National Geographic
Menu

Tag archives for technology

Artificial Intelligence Is Working Hard So We Can Hardly Work

We’ve written about artificial intelligence (AI) a fair amount in the past, from IBM’s Watson supercomputer, to AI-controlled space probes, and swarm theory. As futurist Ray Kurzweil pointed out in his book The Singularity Is Near, the public has a number of misconceptions about AI. Kurzweil argues that AI is proceeding much faster than people…

Yeti Robot Detects Polar Dangers

This battery-powered rover has all the toughness of an abominable snowman, surveying undetected hazards at scientific-research sites in Greenland and Antarctica.

One hundred hours in Burma: A photo diary

Knowing whether to call it Burma or Myanmar was just one of the many questions I had as the tug guided our 25,000 ton ship gingerly up the Yangon River. The dredging that had taken place earlier that morning had turned the open water from a cool bubble-bath blue to a murky brown, although I…

Big Data and Analytics Helping to Protect Big Cats

Big data is helping to paint a more distinct picture of today’s eco-criminals, pinpointing links between seemingly unconnected criminal groups and illegal activities. It can cover trading in the skins and bones of endangered Asian big cats such as tigers, the trafficking of illegal timber, and uncover trends that were previously obscured, or suggest new approaches to combating the escalating worldwide onslaught on endangered species and biodiversity.

Saving Newborns Across Hostile Borders

A massive study seeks to find the source of newborn deaths in South Asia. It’s as broad as it is deep, stretching more than 1,500 miles and two unfriendly borders across sites in Bangladesh, India, and Pakistan.

Photography’s Colorful History

National Geographic has long been known for photography, and National Geographic magazine has published its fair share of iconic images over its long, storied history. Of course, photography itself has a long, storied history. Did you know the first color photograph appeared in 1861? That 70% of activity on Facebook revolves around photos? Or that…

Are Facebook and Internet Addictions Affecting Our Minds?

We recently learned that the teenage brain may develop through a unique pathway, which gives some parents reassurance that there may be some method to the seeming madness. But we also hear a lot of chatter about Internet addiction. If you or a loved one thinks there may be a problem, there is even an…

Tenacious Whimbrels Can Handle Hurricanes, Not Habitat Loss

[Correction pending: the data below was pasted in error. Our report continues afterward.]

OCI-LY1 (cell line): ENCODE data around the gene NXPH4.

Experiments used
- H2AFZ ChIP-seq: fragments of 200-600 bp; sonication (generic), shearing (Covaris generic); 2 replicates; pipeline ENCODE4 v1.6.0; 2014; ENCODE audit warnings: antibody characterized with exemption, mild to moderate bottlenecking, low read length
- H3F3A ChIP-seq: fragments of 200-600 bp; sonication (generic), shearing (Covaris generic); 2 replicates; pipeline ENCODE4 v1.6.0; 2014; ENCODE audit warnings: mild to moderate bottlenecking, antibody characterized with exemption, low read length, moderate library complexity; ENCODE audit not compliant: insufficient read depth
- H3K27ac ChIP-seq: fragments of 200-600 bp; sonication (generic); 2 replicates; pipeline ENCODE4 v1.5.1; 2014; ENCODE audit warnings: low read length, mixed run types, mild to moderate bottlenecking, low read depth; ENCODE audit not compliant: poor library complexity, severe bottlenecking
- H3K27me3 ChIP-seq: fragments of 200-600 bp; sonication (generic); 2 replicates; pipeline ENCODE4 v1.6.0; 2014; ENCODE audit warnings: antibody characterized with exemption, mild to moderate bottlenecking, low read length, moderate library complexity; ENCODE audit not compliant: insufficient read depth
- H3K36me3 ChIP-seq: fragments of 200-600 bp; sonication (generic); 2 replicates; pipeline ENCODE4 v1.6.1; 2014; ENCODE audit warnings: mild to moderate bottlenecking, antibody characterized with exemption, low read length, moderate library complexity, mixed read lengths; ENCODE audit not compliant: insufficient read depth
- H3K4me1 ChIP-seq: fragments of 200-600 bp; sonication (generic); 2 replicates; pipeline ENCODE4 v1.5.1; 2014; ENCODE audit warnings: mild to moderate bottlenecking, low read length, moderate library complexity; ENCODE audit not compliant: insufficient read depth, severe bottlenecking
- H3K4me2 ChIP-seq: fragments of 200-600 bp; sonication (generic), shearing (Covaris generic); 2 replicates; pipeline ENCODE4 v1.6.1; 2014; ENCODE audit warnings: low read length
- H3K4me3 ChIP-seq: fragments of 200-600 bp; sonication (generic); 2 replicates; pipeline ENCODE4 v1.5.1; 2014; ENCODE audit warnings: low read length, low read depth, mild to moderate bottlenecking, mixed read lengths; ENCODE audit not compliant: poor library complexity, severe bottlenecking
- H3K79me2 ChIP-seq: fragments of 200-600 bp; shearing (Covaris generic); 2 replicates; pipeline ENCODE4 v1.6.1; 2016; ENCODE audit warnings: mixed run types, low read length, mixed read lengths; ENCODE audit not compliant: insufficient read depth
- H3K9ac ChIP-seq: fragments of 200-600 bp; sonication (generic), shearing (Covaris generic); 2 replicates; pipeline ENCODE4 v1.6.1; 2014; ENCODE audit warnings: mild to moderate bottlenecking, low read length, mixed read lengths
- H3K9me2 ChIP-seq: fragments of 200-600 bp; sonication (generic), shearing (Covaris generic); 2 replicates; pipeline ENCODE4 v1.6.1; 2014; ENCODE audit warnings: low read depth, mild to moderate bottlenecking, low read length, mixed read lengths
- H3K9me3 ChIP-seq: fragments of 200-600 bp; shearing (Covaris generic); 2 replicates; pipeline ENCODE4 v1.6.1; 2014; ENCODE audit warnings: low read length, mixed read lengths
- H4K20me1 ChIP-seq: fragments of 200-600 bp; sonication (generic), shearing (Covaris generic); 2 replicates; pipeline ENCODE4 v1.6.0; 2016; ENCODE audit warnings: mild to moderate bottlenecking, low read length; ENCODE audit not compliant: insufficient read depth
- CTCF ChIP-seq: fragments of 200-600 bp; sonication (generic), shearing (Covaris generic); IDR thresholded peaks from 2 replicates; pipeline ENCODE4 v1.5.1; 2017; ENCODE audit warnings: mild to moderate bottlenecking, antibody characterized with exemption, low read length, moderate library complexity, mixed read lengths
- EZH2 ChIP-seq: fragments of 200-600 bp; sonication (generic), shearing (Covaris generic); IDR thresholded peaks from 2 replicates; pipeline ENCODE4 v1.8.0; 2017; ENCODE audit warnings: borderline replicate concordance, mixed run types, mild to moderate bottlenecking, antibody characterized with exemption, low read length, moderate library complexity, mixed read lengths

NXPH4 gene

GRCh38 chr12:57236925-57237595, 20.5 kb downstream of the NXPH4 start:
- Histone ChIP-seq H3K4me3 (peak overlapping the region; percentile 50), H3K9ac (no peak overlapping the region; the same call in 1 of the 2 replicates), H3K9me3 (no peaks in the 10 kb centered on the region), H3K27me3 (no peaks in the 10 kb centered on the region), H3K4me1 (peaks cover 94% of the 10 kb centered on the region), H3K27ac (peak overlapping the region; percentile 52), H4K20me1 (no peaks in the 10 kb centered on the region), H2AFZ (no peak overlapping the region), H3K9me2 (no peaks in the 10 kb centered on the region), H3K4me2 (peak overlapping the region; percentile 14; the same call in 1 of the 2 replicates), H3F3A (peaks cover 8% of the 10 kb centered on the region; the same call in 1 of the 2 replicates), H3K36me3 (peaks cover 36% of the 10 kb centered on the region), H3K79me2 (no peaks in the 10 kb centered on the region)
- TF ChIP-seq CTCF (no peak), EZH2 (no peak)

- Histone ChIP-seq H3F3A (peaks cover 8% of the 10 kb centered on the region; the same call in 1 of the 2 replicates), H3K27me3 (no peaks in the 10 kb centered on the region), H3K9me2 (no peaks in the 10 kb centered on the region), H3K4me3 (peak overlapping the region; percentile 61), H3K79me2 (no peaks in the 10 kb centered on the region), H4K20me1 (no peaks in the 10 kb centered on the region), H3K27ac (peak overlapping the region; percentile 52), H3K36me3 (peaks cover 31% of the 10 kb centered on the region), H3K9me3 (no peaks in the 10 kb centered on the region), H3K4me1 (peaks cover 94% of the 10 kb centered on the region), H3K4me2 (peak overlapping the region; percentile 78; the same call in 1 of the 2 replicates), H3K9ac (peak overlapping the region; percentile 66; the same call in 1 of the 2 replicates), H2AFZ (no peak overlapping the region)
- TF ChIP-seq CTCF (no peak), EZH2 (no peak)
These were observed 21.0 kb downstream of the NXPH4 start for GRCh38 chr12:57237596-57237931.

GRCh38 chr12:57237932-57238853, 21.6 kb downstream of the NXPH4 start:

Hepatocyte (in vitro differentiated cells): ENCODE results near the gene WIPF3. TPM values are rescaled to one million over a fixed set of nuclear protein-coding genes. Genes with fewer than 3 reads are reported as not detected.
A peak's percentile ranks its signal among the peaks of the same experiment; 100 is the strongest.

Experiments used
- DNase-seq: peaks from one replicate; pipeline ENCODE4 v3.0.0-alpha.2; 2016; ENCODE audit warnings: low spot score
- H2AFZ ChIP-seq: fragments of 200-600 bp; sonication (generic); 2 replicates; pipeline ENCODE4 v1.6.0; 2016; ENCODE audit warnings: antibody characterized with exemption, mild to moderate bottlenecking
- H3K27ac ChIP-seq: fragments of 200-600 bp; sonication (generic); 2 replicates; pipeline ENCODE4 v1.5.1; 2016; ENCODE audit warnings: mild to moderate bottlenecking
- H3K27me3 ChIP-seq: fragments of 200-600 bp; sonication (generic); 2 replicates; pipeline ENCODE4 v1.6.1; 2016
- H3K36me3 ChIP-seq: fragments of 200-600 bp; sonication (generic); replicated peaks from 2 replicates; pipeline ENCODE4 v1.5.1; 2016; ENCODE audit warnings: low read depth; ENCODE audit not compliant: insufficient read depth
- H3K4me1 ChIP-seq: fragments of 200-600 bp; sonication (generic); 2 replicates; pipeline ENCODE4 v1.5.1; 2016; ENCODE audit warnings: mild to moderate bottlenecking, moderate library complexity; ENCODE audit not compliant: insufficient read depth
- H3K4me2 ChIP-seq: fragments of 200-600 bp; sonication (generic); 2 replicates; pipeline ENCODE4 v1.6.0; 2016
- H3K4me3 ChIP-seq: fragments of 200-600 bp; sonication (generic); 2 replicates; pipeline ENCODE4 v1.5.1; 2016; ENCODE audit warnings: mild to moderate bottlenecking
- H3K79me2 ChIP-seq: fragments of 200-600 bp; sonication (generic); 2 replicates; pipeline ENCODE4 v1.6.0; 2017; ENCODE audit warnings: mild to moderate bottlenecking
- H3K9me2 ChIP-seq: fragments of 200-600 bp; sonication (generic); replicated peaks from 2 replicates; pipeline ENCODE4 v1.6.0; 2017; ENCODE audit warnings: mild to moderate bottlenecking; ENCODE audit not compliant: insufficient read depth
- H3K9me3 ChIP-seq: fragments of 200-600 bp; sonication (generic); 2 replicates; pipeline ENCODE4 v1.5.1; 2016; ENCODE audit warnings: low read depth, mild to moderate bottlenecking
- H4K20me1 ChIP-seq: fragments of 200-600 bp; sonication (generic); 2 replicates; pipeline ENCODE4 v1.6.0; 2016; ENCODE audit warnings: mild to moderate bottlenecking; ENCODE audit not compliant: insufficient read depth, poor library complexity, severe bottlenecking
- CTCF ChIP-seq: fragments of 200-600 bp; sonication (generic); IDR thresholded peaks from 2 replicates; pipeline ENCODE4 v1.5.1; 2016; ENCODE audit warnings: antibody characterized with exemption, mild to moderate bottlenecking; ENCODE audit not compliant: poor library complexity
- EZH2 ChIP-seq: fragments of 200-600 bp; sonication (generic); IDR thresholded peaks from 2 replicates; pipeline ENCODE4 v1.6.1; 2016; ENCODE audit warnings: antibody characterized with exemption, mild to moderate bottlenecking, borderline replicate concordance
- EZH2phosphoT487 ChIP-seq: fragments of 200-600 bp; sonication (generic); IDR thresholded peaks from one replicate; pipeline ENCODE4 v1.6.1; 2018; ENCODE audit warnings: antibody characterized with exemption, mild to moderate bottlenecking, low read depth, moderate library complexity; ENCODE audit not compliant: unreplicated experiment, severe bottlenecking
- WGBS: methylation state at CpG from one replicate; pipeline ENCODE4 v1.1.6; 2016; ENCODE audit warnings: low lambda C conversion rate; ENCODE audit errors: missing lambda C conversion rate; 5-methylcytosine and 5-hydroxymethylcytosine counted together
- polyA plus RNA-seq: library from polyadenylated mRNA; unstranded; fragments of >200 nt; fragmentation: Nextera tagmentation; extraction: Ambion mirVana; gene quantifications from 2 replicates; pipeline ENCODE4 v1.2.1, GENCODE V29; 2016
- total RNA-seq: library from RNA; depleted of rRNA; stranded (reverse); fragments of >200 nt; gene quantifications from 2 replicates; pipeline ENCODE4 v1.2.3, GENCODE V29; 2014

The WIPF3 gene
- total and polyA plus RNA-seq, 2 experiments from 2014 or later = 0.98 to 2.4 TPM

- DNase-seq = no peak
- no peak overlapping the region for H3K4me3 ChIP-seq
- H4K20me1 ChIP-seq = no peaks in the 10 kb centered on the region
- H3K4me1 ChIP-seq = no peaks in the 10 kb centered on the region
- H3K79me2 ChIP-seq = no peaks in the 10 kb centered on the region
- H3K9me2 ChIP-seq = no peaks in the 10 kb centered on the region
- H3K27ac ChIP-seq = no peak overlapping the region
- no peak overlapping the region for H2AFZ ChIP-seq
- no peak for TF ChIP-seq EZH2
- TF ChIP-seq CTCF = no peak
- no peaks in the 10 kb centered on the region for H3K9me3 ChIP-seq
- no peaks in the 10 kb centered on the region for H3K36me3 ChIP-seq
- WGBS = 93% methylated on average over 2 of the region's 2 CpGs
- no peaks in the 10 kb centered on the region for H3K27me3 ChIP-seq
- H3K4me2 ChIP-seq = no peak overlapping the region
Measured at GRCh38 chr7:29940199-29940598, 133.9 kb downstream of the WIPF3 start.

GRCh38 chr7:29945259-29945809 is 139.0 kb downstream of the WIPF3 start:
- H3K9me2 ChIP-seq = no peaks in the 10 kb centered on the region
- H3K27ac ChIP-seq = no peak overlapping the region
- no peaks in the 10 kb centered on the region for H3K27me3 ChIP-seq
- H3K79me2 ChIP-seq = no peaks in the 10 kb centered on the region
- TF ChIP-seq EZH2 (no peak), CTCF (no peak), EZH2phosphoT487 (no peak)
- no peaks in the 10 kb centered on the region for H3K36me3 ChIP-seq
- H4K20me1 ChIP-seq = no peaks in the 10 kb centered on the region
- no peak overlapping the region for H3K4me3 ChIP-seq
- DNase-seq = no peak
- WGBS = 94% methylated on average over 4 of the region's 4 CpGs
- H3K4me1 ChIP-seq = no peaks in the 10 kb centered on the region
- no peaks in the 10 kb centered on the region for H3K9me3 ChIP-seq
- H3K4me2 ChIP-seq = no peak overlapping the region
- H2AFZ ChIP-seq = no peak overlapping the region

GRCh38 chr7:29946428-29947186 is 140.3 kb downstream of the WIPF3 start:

Hurricane Isaac captured the country’s attention last month as it lumbered across Florida and raked over New Orleans, impacting millions of people. But before Isaac had even reached land, indeed while it was still not even a hurricane, many in the birding world were watching a single bird struggling against its high winds. I…

Artists Make Music You Can See and Touch

When it comes to modern music, listening is only half the experience. From MTV special effects eye-candy to this year’s audio/tactile winner of the Google Science Fair, sound has become something not only to hear, but to see and touch. Youth Radio invited sound artist Sudhu Tewari to our studios for an exciting Brains and Beakers event…

Animals Inspire New Breed of War Robots

Apart from being four-legged animals, what do a cheetah and a pack mule have in common? They’ve both inspired what may be the next generation of war machines.

Meet the Man who Networks the BioBlitz

Verizon Wireless partnered with the National Park Service and the National Geographic Society to produce the 2012 BioBlitz in Colorado’s Rocky Mountain National Park this weekend. For the largest wireless network provider in the U.S. it is an opportunity to connect thousands of people with nature in real time. For John Johnson, Verizon Wireless’ executive director…

Ocean Space Habitat: A new concept is born

Dawning of a New Era I recently had the opportunity to interview explorer and NGS/Waitt grantee Michael Lombardi, following a successful deployment of a newly designed underwater portable habitat. Habitats have been used since the 60′s as inner space stations to conduct experiments and evaluate human behavior and physiology while spending long stays underwater.  These…

Curiosity Landing on Mars Greeted with Whoops and Tears of Jubilation

Breaking Orbit guest blogger Marc Kaufman describes the joyful atmosphere, relief and pride inside the NASA Jet Propulsion Jet Laboratory a few hours ago, when scientists, engineers and technicians got confirmation from Mars that after years of hard work and a nail-biting descent their roving science laboratory Curiosity had been placed on the Red Planet apparently exactly as planned.

August 5, 2012: Speed Scaling El Capitan, Teaching Women to Film in Afghanistan, and More

This week on “National Geographic Weekend,” join host Boyd Matson as we set a speed record on Yellowstone’s El Capitan, help Native North Americans rediscover their culture and tell their own stories, save physics with LSD, survey the wreckage of Japan’s tsunami on Washington’s coast, walk the length of the Andes, start a revolution in the Middle East by using photography, speak the language of London’s east side, and find America’s best beaches.

July 22, 2012: Biking Africa’s Indian Ocean Coast, Studying Life in Antarctica, and More

This week on “National Geographic Weekend,” join host Boyd Matson as we bike from Mt. Kilimanjaro to Cape Town, then we hire an army to defend a dig site in Niger, explore the world’s growing city populations, discover what Boyd has in common with The Terminator, hear about the unglamorous side to science exploration in Antarctica, wander around Australia’s Outback, earn recognition for a lifetime’s wok in biodiversity, and finally we dig up a tomb full of millions of embalmed puppies.